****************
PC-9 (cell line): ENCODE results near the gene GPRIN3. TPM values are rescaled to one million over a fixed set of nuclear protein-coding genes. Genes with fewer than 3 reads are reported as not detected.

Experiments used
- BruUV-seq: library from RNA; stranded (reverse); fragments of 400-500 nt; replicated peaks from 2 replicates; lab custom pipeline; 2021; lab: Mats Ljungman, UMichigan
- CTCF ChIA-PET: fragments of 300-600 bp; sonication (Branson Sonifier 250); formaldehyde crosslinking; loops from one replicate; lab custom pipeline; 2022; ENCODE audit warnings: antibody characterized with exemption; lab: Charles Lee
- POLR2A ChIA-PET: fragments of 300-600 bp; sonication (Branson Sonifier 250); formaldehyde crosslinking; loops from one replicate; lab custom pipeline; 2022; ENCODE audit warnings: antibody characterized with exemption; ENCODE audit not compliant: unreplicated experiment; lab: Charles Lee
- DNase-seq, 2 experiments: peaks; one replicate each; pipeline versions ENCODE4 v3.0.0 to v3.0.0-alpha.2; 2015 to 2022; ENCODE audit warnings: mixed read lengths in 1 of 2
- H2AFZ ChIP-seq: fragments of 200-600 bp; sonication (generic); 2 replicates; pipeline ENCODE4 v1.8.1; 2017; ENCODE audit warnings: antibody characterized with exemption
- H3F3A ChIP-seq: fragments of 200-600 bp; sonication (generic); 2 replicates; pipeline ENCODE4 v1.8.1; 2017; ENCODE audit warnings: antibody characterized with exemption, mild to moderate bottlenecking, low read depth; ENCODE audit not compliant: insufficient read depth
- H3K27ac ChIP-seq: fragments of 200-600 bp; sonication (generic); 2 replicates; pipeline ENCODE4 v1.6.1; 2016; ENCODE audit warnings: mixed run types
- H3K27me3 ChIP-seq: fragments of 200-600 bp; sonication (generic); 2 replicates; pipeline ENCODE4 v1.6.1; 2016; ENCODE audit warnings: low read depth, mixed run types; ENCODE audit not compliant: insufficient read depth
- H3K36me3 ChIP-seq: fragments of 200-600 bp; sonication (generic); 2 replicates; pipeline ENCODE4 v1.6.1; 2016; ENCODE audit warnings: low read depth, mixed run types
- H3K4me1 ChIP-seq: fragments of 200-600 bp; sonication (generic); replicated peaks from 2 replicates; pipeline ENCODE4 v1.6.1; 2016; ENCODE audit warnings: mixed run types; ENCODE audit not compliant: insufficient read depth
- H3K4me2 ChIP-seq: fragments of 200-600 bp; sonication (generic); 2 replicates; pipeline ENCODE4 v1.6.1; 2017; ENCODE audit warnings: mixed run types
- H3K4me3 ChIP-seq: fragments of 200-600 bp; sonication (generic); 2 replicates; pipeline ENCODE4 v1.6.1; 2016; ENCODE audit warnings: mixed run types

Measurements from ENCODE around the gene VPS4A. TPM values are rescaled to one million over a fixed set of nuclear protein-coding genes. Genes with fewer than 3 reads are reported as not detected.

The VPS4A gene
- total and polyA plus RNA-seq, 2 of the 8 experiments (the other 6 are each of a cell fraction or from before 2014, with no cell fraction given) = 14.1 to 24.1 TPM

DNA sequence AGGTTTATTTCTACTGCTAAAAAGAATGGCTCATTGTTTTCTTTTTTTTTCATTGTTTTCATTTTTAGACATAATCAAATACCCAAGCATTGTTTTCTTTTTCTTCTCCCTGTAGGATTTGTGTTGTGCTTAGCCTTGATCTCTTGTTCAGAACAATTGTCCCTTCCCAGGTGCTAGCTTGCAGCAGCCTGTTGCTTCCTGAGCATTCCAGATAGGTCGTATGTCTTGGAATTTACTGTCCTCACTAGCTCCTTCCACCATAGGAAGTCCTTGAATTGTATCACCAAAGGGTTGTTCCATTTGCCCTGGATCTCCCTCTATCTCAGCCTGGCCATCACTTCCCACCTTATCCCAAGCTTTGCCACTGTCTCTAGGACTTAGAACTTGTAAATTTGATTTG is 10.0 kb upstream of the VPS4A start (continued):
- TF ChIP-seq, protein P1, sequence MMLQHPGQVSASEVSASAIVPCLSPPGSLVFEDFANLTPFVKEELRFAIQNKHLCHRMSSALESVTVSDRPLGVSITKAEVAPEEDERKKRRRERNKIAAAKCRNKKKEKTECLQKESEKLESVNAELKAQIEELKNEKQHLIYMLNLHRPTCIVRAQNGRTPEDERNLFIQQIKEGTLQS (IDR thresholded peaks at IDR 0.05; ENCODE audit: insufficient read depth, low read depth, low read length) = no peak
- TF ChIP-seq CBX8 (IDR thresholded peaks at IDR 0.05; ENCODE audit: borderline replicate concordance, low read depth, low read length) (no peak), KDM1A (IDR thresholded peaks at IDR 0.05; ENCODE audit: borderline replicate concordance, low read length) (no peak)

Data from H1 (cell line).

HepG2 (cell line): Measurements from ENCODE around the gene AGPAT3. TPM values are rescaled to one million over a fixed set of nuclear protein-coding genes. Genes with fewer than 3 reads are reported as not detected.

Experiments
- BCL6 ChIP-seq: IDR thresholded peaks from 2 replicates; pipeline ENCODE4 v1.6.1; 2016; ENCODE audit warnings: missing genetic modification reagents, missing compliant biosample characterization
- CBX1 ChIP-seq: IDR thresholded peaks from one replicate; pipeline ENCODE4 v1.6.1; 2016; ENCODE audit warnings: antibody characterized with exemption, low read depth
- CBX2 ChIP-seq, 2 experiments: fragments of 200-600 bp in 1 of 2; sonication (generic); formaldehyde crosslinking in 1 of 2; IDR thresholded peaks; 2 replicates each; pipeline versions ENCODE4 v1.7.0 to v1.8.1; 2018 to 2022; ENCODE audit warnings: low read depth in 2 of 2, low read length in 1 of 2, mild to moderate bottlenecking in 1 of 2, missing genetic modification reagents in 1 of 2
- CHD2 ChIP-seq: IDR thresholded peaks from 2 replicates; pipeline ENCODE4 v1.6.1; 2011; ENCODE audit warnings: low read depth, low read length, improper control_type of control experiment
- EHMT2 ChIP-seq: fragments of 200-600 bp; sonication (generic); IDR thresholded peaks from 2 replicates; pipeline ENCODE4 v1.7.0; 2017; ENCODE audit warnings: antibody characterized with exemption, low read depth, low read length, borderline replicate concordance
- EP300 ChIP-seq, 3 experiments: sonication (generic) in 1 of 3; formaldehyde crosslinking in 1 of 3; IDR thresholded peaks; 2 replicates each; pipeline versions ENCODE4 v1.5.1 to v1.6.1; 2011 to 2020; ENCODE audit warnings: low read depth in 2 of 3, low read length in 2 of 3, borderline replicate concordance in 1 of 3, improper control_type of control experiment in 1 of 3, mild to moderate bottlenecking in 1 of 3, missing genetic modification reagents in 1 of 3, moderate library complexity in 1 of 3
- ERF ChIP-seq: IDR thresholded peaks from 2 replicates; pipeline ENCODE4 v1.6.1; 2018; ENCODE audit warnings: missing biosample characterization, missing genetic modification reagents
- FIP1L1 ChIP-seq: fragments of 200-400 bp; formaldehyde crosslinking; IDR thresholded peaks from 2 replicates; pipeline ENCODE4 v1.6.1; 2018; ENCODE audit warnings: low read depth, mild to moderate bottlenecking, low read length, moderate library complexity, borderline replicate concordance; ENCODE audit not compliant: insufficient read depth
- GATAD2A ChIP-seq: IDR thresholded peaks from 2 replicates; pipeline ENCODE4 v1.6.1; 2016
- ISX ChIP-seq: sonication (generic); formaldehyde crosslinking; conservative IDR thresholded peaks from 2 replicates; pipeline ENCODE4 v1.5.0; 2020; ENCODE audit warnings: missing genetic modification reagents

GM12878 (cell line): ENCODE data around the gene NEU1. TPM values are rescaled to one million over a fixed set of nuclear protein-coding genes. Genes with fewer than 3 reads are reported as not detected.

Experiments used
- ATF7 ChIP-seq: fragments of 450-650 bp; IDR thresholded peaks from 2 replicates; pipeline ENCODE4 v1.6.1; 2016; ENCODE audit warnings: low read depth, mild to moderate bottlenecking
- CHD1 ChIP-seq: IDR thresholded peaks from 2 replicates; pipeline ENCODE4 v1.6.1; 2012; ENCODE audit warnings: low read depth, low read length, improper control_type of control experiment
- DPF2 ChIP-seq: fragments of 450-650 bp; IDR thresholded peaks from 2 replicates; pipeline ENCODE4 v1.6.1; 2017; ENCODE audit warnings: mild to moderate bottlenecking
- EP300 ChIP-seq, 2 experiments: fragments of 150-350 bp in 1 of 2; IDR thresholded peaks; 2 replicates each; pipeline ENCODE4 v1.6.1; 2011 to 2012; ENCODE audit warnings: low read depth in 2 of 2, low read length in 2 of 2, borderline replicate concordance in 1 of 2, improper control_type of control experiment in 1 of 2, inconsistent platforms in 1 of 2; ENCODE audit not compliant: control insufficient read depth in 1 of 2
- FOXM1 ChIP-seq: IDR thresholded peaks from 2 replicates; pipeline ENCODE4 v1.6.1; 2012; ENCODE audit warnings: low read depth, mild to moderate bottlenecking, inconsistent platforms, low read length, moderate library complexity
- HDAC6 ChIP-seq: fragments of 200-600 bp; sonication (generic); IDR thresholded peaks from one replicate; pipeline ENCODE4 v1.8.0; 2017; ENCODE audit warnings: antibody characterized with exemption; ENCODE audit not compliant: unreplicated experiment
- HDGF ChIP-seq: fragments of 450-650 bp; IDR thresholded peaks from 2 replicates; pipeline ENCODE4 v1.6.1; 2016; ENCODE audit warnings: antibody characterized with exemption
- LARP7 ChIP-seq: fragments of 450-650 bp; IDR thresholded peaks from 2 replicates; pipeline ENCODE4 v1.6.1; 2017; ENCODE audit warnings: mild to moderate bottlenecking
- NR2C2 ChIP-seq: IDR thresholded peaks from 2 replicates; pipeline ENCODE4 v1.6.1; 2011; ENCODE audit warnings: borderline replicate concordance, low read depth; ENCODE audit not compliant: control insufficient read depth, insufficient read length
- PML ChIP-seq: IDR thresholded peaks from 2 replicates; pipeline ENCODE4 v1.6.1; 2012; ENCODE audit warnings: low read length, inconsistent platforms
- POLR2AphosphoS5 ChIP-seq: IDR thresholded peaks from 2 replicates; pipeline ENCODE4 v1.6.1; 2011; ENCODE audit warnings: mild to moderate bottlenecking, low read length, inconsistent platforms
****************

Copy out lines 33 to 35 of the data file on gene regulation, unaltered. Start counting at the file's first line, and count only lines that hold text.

- ISX ChIP-seq: sonication (generic); formaldehyde crosslinking; conservative IDR thresholded peaks from 2 replicates; pipeline ENCODE4 v1.5.0; 2020; ENCODE audit warnings: missing genetic modification reagents

GM12878 (cell line): ENCODE data around the gene NEU1. TPM values are rescaled to one million over a fixed set of nuclear protein-coding genes. Genes with fewer than 3 reads are reported as not detected.

Experiments used